Email updates

Keep up to date with the latest news and content from BMC Plant Biology and BioMed Central.

Open Access Research article

BAC libraries construction from the ancestral diploid genomes of the allotetraploid cultivated peanut

Patricia M Guimarães1*, Olivier Garsmeur2, Karina Proite13, Soraya CM Leal-Bertioli1, Guilhermo Seijo4, Christian Chaine2, David J Bertioli5 and Angelique D'Hont2

Author Affiliations

1 Biotechnology Unit, Embrapa Genetic Resources and Biotechnology, Brasília, DF, Brazil

2 Centre de Coopération International en Recherche Agronomique pour le Developpement (CIRAD), Montpellier, France

3 Cell Biology Department, IB-University of Brasília (UnB), Brasília, DF, Brazil

4 Plant Cytogenetics and Evolution Laboratory, Instituto de Botánica del Nordeste, Corrientes, Argentina

5 Biotechnology and Genomic Sciences Department, Campus II Catholic University of Brasília, Brasília, DF, Brazil

For all author emails, please log on.

BMC Plant Biology 2008, 8:14  doi:10.1186/1471-2229-8-14

Published: 29 January 2008

Abstract

Background

Cultivated peanut, Arachis hypogaea is an allotetraploid of recent origin, with an AABB genome. In common with many other polyploids, it seems that a severe genetic bottle-neck was imposed at the species origin, via hybridisation of two wild species and spontaneous chromosome duplication. Therefore, the study of the genome of peanut is hampered both by the crop's low genetic diversity and its polyploidy. In contrast to cultivated peanut, most wild Arachis species are diploid with high genetic diversity. The study of diploid Arachis genomes is therefore attractive, both to simplify the construction of genetic and physical maps, and for the isolation and characterization of wild alleles. The most probable wild ancestors of cultivated peanut are A. duranensis and A. ipaënsis with genome types AA and BB respectively.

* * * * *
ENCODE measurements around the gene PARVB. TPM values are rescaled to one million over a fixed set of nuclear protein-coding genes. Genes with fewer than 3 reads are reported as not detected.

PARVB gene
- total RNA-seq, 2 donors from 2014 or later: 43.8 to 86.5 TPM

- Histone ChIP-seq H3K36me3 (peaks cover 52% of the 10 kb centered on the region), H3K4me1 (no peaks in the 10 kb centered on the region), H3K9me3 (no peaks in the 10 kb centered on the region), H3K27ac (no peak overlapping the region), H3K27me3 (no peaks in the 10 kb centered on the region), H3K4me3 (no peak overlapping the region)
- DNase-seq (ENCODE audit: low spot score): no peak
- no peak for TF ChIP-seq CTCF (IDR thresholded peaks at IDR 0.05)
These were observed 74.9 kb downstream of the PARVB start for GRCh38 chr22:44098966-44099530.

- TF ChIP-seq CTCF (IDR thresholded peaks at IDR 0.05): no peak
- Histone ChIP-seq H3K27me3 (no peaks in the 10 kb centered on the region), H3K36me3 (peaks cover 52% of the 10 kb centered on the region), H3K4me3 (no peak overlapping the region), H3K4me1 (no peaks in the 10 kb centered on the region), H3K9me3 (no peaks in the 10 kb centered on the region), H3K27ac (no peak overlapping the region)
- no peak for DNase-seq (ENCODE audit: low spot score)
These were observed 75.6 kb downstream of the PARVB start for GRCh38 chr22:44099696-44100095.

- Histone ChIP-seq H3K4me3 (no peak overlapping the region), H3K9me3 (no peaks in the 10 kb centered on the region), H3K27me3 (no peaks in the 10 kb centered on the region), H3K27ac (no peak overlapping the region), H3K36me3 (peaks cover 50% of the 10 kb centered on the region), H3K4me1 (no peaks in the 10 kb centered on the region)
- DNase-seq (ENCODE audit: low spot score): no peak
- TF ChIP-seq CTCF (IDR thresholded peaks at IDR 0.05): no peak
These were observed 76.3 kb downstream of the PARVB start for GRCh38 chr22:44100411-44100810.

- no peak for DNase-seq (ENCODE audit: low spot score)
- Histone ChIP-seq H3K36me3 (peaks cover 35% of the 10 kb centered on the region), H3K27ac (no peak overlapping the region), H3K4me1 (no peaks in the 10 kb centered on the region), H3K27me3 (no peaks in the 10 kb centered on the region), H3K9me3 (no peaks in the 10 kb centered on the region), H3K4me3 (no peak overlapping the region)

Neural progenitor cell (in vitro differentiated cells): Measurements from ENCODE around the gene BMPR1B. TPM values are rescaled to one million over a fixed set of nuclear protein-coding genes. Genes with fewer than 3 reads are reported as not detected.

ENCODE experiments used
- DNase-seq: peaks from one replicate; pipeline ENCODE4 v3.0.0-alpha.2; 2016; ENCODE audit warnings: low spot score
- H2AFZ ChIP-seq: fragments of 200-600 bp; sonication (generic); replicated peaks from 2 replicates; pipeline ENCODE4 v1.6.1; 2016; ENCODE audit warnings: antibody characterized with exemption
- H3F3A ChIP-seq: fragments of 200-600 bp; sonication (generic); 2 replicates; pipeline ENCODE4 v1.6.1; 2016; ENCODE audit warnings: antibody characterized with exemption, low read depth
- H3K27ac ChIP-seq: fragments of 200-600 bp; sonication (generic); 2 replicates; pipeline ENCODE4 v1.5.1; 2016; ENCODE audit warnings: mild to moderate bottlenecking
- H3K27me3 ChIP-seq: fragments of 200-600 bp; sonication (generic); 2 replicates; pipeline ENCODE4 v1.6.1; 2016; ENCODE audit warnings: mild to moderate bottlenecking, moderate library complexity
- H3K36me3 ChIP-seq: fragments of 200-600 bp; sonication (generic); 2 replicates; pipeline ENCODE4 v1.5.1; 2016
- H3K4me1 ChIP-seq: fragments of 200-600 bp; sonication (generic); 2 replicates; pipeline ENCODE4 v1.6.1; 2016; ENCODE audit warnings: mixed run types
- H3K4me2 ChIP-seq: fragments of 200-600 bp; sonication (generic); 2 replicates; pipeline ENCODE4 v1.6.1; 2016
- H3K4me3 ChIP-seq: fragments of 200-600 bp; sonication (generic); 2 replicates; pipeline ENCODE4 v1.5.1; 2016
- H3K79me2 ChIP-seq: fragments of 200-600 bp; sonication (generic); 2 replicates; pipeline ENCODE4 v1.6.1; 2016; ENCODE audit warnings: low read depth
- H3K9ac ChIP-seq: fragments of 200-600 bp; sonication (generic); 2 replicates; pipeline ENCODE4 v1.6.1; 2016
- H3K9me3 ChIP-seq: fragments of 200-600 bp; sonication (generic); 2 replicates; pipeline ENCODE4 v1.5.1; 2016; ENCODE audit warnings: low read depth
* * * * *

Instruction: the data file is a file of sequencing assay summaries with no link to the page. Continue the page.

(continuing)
Results

We constructed and characterized two large-insert libraries in Bacterial Artificial Chromosome (BAC) vector, one for each of the diploid ancestral species. The libraries (AA and BB) are respectively c. 7.4 and c. 5.3 genome equivalents with low organelle contamination and average insert sizes of 110 and 100 kb. Both libraries were used for the isolation of clones containing genetically mapped legume anchor markers (single copy genes), and resistance gene analogues.

Conclusion

These diploid BAC libraries are important tools for the isolation of wild alleles conferring resistances to biotic stresses, comparisons of orthologous regions of the AA and BB genomes with each other and with other legume species, and will facilitate the construction of a physical map.